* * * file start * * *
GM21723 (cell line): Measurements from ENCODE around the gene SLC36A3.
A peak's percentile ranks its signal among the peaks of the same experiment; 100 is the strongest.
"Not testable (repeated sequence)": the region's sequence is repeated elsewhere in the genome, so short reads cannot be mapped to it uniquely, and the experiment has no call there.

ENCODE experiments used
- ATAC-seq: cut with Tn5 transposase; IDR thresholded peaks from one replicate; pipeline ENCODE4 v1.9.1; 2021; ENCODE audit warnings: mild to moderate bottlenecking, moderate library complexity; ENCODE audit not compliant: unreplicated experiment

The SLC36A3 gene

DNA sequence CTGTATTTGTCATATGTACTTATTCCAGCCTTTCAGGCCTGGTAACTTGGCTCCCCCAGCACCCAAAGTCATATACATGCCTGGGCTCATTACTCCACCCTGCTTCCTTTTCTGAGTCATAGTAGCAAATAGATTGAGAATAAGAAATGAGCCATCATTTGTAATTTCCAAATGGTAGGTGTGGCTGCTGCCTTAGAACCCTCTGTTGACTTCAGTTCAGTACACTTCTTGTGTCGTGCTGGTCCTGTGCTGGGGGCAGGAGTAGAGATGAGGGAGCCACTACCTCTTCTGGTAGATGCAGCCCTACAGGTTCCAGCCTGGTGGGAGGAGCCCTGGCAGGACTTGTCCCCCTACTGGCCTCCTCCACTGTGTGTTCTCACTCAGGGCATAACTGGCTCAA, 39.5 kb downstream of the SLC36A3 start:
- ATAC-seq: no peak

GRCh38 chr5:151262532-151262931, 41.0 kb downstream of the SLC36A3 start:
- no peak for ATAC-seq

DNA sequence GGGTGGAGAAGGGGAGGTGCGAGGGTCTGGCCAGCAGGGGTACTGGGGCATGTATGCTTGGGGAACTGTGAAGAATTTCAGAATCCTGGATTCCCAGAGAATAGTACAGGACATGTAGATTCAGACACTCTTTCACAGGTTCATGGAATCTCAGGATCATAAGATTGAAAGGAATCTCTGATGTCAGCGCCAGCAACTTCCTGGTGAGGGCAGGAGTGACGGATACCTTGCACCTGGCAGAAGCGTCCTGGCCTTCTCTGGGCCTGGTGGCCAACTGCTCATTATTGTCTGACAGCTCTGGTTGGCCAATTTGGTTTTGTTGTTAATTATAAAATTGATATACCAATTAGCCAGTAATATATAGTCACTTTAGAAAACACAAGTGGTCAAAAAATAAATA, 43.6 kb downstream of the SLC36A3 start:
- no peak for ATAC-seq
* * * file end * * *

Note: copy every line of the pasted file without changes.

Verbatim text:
GM21723 (cell line): Measurements from ENCODE around the gene SLC36A3.
A peak's percentile ranks its signal among the peaks of the same experiment; 100 is the strongest.
"Not testable (repeated sequence)": the region's sequence is repeated elsewhere in the genome, so short reads cannot be mapped to it uniquely, and the experiment has no call there.

ENCODE experiments used
- ATAC-seq: cut with Tn5 transposase; IDR thresholded peaks from one replicate; pipeline ENCODE4 v1.9.1; 2021; ENCODE audit warnings: mild to moderate bottlenecking, moderate library complexity; ENCODE audit not compliant: unreplicated experiment

The SLC36A3 gene

DNA sequence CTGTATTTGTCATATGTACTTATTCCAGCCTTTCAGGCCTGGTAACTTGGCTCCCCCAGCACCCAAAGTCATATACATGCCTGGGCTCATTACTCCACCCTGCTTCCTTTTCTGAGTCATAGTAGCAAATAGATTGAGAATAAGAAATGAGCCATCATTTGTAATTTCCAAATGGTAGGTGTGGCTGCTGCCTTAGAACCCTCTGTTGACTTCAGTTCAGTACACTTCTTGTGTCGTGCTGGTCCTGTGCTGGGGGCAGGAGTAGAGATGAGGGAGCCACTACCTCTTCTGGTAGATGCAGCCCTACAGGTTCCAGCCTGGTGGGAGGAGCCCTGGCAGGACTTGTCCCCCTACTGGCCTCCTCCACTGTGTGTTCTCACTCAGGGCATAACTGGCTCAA, 39.5 kb downstream of the SLC36A3 start:
- ATAC-seq: no peak

GRCh38 chr5:151262532-151262931, 41.0 kb downstream of the SLC36A3 start:
- no peak for ATAC-seq

DNA sequence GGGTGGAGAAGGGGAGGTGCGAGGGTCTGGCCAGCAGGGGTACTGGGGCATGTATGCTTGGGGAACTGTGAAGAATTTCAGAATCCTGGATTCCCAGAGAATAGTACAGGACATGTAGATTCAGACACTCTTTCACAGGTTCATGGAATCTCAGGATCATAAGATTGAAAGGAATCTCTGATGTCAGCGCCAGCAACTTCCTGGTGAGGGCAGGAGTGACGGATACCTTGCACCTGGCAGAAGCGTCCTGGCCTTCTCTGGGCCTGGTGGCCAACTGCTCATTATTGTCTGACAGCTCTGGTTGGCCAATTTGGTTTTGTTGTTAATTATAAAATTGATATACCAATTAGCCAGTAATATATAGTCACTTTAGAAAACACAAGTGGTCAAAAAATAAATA, 43.6 kb downstream of the SLC36A3 start:
- no peak for ATAC-seq